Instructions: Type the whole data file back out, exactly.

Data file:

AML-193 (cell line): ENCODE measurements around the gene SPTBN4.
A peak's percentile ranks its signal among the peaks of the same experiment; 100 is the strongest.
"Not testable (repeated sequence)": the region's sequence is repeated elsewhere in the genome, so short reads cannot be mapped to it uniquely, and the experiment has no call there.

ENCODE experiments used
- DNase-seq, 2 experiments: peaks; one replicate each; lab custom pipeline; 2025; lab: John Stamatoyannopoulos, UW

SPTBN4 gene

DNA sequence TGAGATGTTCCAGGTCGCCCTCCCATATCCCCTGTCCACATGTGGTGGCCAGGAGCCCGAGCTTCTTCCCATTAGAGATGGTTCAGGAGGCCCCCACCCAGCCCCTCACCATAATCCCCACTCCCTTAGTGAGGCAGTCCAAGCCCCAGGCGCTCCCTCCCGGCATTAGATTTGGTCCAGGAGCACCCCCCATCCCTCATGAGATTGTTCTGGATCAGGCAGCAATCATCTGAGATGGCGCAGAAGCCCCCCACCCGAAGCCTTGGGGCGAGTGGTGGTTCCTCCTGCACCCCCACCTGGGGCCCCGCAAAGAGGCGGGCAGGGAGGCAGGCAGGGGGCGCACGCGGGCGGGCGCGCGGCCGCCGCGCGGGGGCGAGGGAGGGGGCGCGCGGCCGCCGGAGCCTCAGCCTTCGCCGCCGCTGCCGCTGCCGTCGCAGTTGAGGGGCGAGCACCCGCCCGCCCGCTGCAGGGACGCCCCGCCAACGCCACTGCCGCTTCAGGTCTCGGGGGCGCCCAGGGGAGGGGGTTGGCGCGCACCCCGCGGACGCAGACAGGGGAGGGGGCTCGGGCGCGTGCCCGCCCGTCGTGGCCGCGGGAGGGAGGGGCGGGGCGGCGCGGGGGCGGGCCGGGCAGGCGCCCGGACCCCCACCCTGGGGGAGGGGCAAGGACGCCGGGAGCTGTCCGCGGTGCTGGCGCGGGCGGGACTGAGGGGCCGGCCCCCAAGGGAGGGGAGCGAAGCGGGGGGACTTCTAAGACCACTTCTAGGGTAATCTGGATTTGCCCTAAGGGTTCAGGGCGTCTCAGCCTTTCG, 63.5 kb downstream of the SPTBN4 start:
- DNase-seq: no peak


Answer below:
AML-193 (cell line): ENCODE measurements around the gene SPTBN4.
A peak's percentile ranks its signal among the peaks of the same experiment; 100 is the strongest.
"Not testable (repeated sequence)": the region's sequence is repeated elsewhere in the genome, so short reads cannot be mapped to it uniquely, and the experiment has no call there.

ENCODE experiments used
- DNase-seq, 2 experiments: peaks; one replicate each; lab custom pipeline; 2025; lab: John Stamatoyannopoulos, UW

SPTBN4 gene

DNA sequence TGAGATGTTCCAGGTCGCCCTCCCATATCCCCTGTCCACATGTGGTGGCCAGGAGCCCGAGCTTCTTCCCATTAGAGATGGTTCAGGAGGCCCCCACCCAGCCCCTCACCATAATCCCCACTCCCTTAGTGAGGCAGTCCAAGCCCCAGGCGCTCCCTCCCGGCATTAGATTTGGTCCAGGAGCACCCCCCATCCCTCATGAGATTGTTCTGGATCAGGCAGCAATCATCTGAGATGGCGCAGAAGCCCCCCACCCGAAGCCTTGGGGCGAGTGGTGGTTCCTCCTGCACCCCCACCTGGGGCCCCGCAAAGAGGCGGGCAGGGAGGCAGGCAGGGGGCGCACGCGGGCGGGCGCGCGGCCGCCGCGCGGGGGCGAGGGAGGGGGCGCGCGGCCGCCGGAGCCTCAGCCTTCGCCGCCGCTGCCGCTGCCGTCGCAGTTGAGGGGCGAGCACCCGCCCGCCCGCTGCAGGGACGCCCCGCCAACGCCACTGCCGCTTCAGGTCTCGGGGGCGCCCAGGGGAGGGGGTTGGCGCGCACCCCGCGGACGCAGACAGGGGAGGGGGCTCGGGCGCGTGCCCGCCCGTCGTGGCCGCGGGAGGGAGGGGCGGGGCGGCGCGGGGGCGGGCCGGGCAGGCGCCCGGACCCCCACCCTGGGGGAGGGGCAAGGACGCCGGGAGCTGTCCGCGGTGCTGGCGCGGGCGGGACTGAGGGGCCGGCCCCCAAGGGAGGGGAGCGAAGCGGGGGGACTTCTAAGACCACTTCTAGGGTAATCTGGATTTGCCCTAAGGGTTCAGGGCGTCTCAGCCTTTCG, 63.5 kb downstream of the SPTBN4 start:
- DNase-seq: no peak